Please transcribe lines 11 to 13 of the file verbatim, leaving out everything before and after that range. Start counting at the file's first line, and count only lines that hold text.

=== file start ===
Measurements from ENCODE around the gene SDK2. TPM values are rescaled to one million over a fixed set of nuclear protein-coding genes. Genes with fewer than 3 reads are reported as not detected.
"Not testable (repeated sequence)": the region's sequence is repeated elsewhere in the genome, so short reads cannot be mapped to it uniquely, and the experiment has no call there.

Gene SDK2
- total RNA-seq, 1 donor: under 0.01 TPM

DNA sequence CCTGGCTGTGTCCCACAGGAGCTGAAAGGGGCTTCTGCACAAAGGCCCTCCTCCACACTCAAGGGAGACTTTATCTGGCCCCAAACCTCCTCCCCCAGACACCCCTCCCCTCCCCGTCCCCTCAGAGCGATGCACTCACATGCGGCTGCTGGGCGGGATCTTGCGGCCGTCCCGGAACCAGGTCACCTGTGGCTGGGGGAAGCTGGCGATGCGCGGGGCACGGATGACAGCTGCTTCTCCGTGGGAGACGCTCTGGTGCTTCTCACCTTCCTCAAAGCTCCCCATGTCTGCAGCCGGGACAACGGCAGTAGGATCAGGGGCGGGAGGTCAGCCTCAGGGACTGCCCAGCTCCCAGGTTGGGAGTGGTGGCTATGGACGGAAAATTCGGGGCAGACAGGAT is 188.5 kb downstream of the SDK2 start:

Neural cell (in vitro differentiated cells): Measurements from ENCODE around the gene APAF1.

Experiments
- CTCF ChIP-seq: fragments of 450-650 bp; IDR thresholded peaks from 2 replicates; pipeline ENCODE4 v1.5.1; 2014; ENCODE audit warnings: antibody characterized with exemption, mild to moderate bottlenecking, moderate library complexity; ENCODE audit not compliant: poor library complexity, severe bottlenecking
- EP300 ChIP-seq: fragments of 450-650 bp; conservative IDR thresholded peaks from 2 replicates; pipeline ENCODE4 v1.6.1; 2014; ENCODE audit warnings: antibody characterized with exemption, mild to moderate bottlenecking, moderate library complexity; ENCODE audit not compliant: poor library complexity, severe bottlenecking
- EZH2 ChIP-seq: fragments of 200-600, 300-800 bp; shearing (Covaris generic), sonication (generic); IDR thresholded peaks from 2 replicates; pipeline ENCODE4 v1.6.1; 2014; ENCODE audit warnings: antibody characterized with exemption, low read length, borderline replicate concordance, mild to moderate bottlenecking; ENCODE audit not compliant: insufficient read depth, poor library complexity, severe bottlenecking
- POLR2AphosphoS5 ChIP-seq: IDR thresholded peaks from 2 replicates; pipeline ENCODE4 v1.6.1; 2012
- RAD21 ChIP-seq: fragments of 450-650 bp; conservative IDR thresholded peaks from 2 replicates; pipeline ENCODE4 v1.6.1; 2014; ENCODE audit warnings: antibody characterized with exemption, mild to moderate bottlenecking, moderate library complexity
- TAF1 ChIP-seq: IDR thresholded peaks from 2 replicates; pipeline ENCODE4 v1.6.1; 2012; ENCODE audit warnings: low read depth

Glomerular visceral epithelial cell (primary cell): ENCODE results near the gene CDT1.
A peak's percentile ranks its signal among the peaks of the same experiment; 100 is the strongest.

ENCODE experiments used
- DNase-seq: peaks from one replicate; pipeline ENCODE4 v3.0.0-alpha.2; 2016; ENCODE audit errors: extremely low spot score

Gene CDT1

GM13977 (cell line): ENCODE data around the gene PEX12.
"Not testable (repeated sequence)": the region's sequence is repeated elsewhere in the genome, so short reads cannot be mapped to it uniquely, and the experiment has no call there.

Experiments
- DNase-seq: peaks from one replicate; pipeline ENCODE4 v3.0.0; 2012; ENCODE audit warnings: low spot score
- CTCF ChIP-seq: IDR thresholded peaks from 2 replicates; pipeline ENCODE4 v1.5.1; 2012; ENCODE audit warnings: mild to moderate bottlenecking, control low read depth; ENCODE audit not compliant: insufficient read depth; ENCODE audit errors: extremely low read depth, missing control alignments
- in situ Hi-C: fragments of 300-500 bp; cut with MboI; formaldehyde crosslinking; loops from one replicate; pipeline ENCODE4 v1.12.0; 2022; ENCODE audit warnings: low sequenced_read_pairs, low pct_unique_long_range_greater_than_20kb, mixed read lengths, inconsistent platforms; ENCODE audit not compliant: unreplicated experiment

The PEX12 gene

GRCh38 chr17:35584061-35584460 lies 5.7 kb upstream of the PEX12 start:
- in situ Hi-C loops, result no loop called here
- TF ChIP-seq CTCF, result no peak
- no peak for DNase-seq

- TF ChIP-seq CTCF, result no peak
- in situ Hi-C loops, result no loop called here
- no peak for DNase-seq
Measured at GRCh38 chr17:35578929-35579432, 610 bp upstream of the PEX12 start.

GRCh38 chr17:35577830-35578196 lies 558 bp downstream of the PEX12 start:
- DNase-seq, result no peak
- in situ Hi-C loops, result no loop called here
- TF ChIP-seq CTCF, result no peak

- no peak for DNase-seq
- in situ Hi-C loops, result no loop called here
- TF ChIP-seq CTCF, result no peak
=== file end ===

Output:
- POLR2AphosphoS5 ChIP-seq: IDR thresholded peaks from 2 replicates; pipeline ENCODE4 v1.6.1; 2012
- RAD21 ChIP-seq: fragments of 450-650 bp; conservative IDR thresholded peaks from 2 replicates; pipeline ENCODE4 v1.6.1; 2014; ENCODE audit warnings: antibody characterized with exemption, mild to moderate bottlenecking, moderate library complexity
- TAF1 ChIP-seq: IDR thresholded peaks from 2 replicates; pipeline ENCODE4 v1.6.1; 2012; ENCODE audit warnings: low read depth